A few days ago, Eye Weekly publisher and editor-in-chief Laas Turnbull sent out this monumental tweet : “No more escort ads! That’s right: The Grid will be free of starburst-covered nipples and pixilated faces. Makes me feel kinda wistful.” While some readers will surely be happy to see the controversial ads go, we’re betting he’s not the only one who’s a little sad, as well.

A few days ago, Eye Weekly publisher and editor-in-chief Laas Turnbull
sent out this monumental tweet
: “No more escort ads! That’s right: The
Grid
will be free of starburst-covered nipples and pixilated faces.
Makes me feel kinda wistful.” While some readers will surely be happy to
see the controversial ads go, we’re betting he’s not the only one who’s
a little sad, as well.

Canadian Business reporter Jeff Beer caught up with Turnbull to discuss the move from crass to class.

Here’s what he said:

“Given what we’re producing editorially,which I think is really quite beautiful and innovative, I think it would be really incongruous to have those nasty looking things in the back of the book … What really drove it home for us was being contacted a few times by the police, asking for our help because they found out that a 14, 15 or 16-year-old girl was abducted and they suspect that she had been inducted into some prostitution ring. That’s the part of it I find really unacceptable.”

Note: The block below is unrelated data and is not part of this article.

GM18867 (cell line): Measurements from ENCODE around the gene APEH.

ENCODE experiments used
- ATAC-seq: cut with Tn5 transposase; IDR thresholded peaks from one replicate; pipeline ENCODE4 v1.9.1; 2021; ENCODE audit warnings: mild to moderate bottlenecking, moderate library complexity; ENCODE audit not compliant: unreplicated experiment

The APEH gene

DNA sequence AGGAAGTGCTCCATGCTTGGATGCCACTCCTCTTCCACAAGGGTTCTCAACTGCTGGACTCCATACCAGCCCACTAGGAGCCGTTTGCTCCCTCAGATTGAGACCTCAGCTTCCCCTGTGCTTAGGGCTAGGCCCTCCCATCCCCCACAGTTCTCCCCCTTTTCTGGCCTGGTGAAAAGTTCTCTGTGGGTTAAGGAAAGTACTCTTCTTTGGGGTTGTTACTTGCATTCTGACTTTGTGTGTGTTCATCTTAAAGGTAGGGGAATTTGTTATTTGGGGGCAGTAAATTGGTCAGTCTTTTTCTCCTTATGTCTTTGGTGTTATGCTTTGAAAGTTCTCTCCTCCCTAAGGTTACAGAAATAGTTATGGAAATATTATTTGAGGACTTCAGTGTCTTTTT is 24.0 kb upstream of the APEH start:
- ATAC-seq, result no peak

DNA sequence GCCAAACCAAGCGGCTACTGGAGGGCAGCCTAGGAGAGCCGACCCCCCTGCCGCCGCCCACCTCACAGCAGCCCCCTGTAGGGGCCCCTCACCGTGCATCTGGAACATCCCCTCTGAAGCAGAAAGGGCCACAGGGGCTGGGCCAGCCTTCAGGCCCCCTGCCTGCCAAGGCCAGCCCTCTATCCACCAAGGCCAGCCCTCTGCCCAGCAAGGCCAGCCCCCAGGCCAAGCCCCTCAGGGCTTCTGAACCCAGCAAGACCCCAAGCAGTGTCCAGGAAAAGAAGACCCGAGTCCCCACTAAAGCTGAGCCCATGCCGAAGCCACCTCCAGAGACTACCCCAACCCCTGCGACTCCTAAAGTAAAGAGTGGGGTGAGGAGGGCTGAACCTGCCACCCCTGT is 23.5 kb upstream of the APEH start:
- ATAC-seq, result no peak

While Turnbull does say the ads are mega profitable, he adds that they just don’t fit into the brand’s new incarnation. Besides it won’t be a total revenue walk-away: It’s likely some national advertisers, who were previously turned-off by the oft-lewd ads, will be more willing to align themselves with The Grid‘s escort-free pages.

The Grid will launch May 12.

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